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Erdogan rival launches ‘unity’ campaign against divisive PM

  • Professor Ekmeleddin Ihsanoglu, the former head of the Organization of Islamic Cooperation, speaks in Istanbul, Turkey, Thursday, July 10, 2014. (AP Photo/Emrah Gurel)

ISTANBUL: The main rival of Prime Minister Recep Tayyip Erdogan in Turkey’s presidential election launched his campaign Thursday, positioning himself as a unifying figure against a dangerously polarizing opponent.

Seeking to make clear the differences between himself and the premier, Ekmeleddin Ihsanoglu is urging voters in the Aug. 10 polls to unite behind him after a turbulent year that saw the country divide between Erdogan’s pious supporters and the secular segments of society.

A veteran diplomat but inexperienced politician, Ihsanoglu has considerable distance to make up on Erdogan, a famously tough campaigner who has already begun holding mass rallies attended by thousands of supporters.

“I am the presidential candidate of all parties. I am not close to one party more than any other. I’ll be the president of everyone: workers, drivers, the youth, the women, the oppressed,” Ihsanoglu told reporters in Istanbul.

“Disrespect hurts everyone in society. That’s why if I am elected president, I will try to heal deep wounds in terms of respecting each other,” he added.

Ihsanoglu criticized the brutal police crackdown against anti-government protesters that sparked last year’s unrest that left eight people dead and thousands injured.

The protests began as a local movement to stop Istanbul’s Gezi Park from being razed but quickly blew up into wider nationwide demonstrations against Erdogan’s perceived authoritarianism.

The premier had branded demonstrators “extremists” and “looters” seeking to topple his government.

“The young people who went to the park on the first day were great patriots. If the government had chosen dialogue over tear gas or sticks, we wouldn’t have experienced so much suffering,” said Ihsanoglu.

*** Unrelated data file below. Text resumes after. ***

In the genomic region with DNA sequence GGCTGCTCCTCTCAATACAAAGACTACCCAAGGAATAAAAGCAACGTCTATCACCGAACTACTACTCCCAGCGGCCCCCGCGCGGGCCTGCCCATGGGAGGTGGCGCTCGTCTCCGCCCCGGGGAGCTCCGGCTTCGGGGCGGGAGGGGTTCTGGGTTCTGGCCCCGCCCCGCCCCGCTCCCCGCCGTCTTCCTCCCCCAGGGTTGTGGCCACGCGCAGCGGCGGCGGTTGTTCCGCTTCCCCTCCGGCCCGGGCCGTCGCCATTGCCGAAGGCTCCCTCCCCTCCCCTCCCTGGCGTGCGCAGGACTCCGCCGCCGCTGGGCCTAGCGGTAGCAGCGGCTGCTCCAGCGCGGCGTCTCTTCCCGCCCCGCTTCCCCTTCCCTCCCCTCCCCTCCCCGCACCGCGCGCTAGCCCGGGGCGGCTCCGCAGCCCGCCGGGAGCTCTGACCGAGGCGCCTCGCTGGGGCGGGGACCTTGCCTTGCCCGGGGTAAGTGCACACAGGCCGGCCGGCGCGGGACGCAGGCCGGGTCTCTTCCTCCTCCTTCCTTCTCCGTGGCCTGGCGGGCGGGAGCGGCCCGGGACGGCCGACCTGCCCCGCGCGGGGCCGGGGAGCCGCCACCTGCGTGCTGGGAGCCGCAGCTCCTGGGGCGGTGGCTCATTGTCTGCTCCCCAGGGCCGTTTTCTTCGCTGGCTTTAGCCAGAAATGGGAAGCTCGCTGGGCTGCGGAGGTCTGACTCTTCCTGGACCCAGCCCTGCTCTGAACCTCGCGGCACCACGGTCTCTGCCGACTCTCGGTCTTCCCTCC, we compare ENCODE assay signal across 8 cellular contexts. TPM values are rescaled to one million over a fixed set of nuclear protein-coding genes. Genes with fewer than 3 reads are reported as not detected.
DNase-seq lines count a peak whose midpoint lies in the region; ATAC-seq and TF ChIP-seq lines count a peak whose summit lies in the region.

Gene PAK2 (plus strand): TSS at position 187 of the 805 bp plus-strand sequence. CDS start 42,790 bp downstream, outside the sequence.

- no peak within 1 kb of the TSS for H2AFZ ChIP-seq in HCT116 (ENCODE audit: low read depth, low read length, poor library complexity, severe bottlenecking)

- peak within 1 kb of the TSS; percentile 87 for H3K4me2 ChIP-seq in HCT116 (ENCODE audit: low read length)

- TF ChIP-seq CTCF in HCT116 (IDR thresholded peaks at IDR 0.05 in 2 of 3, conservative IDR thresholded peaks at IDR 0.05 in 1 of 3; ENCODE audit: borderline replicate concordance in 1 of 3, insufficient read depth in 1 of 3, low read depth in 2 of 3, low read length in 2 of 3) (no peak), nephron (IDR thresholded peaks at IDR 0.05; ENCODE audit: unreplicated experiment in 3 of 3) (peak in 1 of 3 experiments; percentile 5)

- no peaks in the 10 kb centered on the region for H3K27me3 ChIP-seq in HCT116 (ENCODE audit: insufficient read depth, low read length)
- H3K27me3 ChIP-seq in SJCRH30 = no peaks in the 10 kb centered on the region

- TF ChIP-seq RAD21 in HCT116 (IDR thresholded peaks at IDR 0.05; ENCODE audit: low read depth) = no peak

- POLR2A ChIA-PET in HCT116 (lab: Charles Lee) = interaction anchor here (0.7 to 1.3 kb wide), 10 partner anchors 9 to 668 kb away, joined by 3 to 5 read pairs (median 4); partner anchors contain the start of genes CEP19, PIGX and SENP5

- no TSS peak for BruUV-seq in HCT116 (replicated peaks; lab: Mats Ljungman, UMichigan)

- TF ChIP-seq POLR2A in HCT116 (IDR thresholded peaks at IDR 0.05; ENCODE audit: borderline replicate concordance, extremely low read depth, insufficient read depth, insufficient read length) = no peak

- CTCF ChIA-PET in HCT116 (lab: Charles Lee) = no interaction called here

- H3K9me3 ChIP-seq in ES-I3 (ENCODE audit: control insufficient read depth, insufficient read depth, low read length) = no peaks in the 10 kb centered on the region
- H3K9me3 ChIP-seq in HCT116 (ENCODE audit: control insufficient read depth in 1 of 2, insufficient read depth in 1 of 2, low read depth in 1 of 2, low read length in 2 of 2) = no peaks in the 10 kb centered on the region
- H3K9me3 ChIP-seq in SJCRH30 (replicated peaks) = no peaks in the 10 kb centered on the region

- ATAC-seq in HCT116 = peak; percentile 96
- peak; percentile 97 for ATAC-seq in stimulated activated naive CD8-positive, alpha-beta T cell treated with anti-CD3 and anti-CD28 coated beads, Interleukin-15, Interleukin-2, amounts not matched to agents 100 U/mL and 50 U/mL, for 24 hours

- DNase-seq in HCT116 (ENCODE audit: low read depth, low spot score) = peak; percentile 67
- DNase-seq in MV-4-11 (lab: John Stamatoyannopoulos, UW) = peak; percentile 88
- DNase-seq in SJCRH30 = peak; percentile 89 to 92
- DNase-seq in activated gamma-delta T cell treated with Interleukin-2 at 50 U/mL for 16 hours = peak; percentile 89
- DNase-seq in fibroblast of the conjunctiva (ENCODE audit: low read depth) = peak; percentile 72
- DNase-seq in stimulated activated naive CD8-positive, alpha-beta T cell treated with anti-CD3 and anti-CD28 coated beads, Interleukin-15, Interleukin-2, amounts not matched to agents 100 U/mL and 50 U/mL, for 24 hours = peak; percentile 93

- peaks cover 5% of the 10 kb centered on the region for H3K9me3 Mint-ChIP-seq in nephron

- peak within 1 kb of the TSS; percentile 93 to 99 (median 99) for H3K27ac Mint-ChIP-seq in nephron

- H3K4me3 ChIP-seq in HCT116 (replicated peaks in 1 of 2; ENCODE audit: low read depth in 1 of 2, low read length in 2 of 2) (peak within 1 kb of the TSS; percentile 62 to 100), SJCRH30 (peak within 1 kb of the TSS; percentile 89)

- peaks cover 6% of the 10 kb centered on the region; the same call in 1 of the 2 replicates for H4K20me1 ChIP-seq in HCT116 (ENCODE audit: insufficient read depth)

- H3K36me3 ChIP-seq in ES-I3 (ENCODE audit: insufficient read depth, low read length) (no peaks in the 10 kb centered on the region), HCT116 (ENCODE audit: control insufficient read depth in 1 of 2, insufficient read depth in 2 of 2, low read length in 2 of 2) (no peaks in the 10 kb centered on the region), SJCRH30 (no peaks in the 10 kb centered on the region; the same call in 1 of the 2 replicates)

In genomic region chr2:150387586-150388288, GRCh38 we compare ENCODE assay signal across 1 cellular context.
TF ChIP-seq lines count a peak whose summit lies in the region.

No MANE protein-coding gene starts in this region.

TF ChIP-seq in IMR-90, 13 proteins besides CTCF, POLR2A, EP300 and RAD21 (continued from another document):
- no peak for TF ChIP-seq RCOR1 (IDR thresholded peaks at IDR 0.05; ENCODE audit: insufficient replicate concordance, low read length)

“I wouldn’t let anyone describe our youth, whose eyes glisten with love, as ‘looters.’ We need to establish a dialogue with them, not marginalize them,” he added.

Ihsanoglu has also unveiled his campaign logo – a Turkish map represented as a wheat field shaped like a hunk of bread – a traditional symbol of co-existence in Turkey.

“Ekmeleddin, for bread,” reads Ihsanoglu’s campaign slogan, playing in Turkish on the similarity between the candidate’s first name and the Turkish word for bread “Ekmek.”

Born in Cairo to Turkish parents, 70-year-old Ihsanoglu stepped down in December as head of the Organisation of Islamic Cooperation during a tenure which saw him seek to build bridges between East and West.

The softly spoken intellectual is seen as a reconciliatory and moderate figure, in stark contrast to Erdogan, whose uncompromising stance critics say has left Turkish society more polarized than ever.

A devout Muslim put forward by Turkey’s secular opposition, Ihsanoglu is tasked with winning votes from the ruling AKP’s traditionally pious electorate.

Erdogan has ridiculed Ihsanoglu’s diplomatic background, referring to him as “mon cher” – a French phrase (“my dear” in English) used as a derogatory term in Turkey to describe elitists – and accusing the former envoy of being out of touch with the needs of ordinary voters.

Ihsanoglu will not be helped by his choice of venue to launch his campaign – a former Ottoman palace on the Bosphorus now serving as a luxury hotel.

 
A version of this article appeared in the print edition of The Daily Star on July 11, 2014, on page 10.
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Summary

The main rival of Prime Minister Recep Tayyip Erdogan in Turkey's presidential election launched his campaign Thursday, positioning himself as a unifying figure against a dangerously polarizing opponent.

Seeking to make clear the differences between himself and the premier, Ekmeleddin Ihsanoglu is urging voters in the Aug. 10 polls to unite behind him after a turbulent year that saw the country divide between Erdogan's pious supporters and the secular segments of society.

The protests began as a local movement to stop Istanbul's Gezi Park from being razed but quickly blew up into wider nationwide demonstrations against Erdogan's perceived authoritarianism.

The softly spoken intellectual is seen as a reconciliatory and moderate figure, in stark contrast to Erdogan, whose uncompromising stance critics say has left Turkish society more polarized than ever.


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